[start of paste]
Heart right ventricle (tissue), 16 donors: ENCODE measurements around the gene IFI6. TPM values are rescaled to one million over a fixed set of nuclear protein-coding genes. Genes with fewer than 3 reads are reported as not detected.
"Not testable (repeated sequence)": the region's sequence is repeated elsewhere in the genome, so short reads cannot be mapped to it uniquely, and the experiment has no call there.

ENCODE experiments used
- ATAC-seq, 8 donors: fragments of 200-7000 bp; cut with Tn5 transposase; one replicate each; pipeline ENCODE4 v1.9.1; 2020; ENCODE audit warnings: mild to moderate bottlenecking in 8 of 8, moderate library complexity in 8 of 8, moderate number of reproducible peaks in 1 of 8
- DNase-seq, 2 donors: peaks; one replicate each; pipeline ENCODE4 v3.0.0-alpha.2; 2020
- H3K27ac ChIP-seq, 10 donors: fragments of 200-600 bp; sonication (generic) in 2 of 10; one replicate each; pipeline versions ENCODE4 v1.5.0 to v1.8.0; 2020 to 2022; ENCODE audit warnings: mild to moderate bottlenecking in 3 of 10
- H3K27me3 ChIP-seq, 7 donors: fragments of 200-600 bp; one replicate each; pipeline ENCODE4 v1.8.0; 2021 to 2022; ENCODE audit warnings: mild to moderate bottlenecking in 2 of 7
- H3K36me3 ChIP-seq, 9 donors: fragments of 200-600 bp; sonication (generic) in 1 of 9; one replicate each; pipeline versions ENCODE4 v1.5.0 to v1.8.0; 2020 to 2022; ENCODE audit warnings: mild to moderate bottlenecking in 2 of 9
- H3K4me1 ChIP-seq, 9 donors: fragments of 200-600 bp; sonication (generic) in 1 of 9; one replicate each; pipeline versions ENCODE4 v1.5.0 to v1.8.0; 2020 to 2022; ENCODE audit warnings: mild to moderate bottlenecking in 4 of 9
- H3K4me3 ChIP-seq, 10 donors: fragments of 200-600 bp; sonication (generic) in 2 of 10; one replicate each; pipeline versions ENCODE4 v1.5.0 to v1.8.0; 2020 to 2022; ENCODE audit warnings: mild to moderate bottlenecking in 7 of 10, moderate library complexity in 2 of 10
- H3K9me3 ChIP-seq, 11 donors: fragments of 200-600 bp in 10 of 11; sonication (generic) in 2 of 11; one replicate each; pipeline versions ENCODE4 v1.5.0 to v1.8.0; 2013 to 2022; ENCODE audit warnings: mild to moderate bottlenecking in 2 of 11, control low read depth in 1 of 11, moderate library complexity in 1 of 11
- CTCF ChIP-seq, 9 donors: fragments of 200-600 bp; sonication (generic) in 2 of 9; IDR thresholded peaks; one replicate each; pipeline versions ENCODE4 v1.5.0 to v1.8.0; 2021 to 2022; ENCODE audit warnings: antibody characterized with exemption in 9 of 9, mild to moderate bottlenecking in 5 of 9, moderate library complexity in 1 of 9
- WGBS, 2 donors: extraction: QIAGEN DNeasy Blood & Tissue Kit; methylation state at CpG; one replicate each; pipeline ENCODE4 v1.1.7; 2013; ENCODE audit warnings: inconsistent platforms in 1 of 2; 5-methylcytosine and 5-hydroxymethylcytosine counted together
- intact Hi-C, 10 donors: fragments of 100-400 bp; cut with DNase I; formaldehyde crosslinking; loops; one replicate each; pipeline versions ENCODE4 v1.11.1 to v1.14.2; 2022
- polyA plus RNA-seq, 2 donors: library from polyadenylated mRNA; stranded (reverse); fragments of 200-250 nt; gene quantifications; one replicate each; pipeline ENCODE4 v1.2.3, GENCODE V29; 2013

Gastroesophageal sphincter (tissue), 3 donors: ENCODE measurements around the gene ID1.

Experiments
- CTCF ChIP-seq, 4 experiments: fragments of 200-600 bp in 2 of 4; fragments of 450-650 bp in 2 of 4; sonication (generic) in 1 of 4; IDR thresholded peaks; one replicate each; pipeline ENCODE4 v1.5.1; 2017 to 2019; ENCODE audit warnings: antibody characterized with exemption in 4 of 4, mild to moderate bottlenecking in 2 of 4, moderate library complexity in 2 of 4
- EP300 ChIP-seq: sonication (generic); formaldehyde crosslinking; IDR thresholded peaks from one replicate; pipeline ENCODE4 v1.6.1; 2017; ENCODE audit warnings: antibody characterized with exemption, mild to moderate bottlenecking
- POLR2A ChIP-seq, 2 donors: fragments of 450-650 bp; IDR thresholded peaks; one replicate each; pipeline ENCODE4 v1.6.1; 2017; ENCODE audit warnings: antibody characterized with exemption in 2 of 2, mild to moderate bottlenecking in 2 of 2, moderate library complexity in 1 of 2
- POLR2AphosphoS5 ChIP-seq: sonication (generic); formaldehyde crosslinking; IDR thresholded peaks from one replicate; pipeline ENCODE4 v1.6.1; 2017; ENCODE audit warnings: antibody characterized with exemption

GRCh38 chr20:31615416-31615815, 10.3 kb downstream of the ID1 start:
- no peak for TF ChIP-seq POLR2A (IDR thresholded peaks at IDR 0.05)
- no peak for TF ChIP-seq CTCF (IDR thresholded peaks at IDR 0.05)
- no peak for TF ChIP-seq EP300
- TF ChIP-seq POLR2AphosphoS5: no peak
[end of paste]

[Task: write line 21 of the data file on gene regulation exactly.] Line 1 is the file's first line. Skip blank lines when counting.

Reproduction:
- POLR2AphosphoS5 ChIP-seq: sonication (generic); formaldehyde crosslinking; IDR thresholded peaks from one replicate; pipeline ENCODE4 v1.6.1; 2017; ENCODE audit warnings: antibody characterized with exemption